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BOSTON — Even beforehand — before the compulsive writing and the bipolar diagnosis, before the niche medical practice and the best-selling book — Dr. Alice Flaherty stuck out. She had grown up beside a duckweed-filled pond in rural New Jersey, and by the time she was a young adult, she’d become a neuroscientist in a family of engineers, a theorist among doers.

When she came home during breaks at Harvard, her father would rib her. “He’d say, ‘Yo, you talk big about pure science now, but you’re going to end up an engineer just like the rest of us,’” she recalled. “And when I went to med school, he was like, ‘See? See?’ And it’s totally true. It’s like tinkering. You tinker with the patients. It’s so fun. I love fixing broken machines.”


Her neurology work at Massachusetts General Hospital involves plenty of gadgetry — she heads up the deep brain stimulation unit, and sometimes uses electroconvulsive therapy to help patients with depression or mania — but these days, that’s not the kind of tinkering that’s at the front of her mind.

Instead, she has been toying with the boundaries of illness itself. She likes seeing patients other doctors have given up on. Many have faced questions about whether they’re really as sick as they say. For all of them, getting the proper treatment — pills or infusions or electrical currents — depends on a kind of collaboration with Flaherty, a workshop in which motivations are re-examined, stories reshaped, turns of phrase redefined.

“These poor patients are typically seen as just not wanting to get better, and I got interested in that whole thing, like if you want to get better then you’re sick, if you don’t want to get better, then it’s a vice,” she said. “What was it about us — the caregivers, family members, and doctors — what was it that made us attribute willfulness to people who were obviously miserable?”

Her schedule is stacked with examples.


“When we had a complicated patient … and we needed a neurologist who understood how we think, Alice would be our go-to consultant. She’s a great bridge.”

Dr. Jerrold Rosenbaum, Massachusetts General Hospital’s psychiatrist-in-chief

There was the Parkinson’s patient who was able to move when playing with grandchildren but not when asked to take out the trash. “The spouse is like, ‘Bullshit, you’re just not trying,’ and that’s totally true. … They lack dopamine, which is very important for motivation,” Flaherty said.

There was the medical student who’d become catatonic when faced with an exam, and was accused of wanting, at some level, to jettison his career.

There was the woman who came in with an anxiety-related tremor but insisted that, no, these shakes weren’t psychological. “You have to convince them, yes, you really are sick, I understand that, or they’ll never trust you,” Flaherty said. “And they are really sick, they’re disabled, totally.” Then, with a careful tweaking of language, she was able to prescribe the Valium that the patient had been refusing from other doctors, and the tremor faded.

To some, she might sound like a shrink tucked away inside a movement disorder clinic, and that isn’t entirely wrong. Historically, psychiatrists and neurologists often kept to their own floors, as if the feeling-thinking brain and the physical brain were two different organs. Flaherty was merging both long before it became a trend, explained Dr. Jerrold Rosenbaum, Mass. General’s psychiatrist-in-chief.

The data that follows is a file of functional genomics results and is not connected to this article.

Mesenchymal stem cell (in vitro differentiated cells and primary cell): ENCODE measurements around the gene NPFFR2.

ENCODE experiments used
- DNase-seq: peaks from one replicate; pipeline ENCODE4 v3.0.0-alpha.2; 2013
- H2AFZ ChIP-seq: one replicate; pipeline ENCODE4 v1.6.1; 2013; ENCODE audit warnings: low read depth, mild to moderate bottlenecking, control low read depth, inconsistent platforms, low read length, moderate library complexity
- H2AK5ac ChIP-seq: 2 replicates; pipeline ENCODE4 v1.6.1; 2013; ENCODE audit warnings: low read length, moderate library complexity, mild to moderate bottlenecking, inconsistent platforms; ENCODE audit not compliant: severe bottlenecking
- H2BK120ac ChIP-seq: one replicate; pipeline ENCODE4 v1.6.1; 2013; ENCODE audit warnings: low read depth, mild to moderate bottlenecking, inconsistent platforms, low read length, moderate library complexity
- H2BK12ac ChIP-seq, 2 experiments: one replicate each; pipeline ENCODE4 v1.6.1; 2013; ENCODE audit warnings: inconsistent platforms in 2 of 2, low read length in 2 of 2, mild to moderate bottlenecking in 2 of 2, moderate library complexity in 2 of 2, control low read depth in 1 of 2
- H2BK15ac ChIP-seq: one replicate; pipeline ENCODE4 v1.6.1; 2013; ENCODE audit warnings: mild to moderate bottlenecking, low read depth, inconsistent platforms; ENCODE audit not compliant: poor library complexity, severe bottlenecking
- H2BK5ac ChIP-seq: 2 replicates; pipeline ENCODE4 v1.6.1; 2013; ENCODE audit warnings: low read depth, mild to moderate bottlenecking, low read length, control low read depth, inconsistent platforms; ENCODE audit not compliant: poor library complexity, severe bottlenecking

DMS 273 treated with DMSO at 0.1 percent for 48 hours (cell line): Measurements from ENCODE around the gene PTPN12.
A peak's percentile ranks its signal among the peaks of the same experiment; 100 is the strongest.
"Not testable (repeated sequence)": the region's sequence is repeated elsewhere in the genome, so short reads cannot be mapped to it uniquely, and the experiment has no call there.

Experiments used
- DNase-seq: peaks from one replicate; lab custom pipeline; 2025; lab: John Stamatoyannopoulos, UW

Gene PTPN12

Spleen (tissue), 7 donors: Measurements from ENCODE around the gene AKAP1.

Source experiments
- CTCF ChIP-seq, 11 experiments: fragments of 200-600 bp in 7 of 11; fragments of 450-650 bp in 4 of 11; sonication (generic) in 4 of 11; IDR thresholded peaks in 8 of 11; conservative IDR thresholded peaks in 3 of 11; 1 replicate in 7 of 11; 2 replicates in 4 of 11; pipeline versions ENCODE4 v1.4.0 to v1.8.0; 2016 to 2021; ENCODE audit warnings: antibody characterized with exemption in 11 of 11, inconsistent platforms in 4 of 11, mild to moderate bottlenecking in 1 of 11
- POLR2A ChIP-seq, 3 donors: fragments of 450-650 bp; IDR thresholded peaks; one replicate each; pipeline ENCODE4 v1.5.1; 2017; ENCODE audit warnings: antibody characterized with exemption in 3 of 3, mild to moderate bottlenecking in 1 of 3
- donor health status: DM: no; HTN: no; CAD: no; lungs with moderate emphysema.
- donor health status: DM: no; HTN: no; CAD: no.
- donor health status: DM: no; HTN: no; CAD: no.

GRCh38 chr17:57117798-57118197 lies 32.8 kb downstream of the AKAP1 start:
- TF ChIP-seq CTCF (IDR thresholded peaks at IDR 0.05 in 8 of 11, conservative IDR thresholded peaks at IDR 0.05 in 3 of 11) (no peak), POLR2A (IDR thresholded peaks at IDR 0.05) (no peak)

“When we had a complicated patient … and we needed a neurologist who understood how we think, Alice would be our go-to consultant. She’s a great bridge,” he said. “She’s more sophisticated with the use of our drugs than many of us are.”

But that doesn’t quite cover Flaherty’s unique role in the biome of Boston medicine. When the novelist William Styron was weighed down by depression, movement issues, and delusions — he thought that his writing hand had gone dead and his head was shrinking to the size of a pin — he sought out Flaherty.

She makes a habit of befriending her patients and counseling her friends. She sometimes worries her colleagues might see her as too empathetic, too credulous, too boundary-breaking. Then again, she knows from her own experience with mental illness that the opposite — an excess of formality, stiffness, distrust — can be worse.

Stephanie Zaia by the pool at her family home in Medfield, Mass. Zaia was a competitive swimmer before being diagnosed with dystonia. Ruby Wallau/STAT

Flaherty had heard about Stephanie Zaia before they’d ever met. Clinicians talk, and a case like Zaia’s made them talk more than usual. Her symptoms seemed so strange, and so complicated, that they were picked apart during grand rounds, at medical meetings, and in hospital staff rooms. What struck Flaherty was that her colleagues seemed to suggest that Zaia had invented her own bodily inferno.

The trouble began when Zaia was a 14-year-old in Medfield, Mass. She was a competitive swimmer, obsessed enough to make her parents drive her to practices at 5:30 a.m. She swam every weekday, spent her weekends at meets, but all of a sudden, at the end of a race in May 2003, her body went limp and she couldn’t get out of the pool.

Then she began having trouble moving elsewhere, too. Walking became hard. Sometimes she struggled to breathe. She stopped being able to digest, vomiting up almost everything she ate. She began to shed weight that she couldn’t afford to lose.

Her parents brought her to neurologists and psychiatrists and specialists of the gut, bouncing from practice to practice, from Massachusetts all the way to Maryland. They kept telling Zaia the same thing again and again: “They’d say, ‘Oh, it’s all in your head,” she said.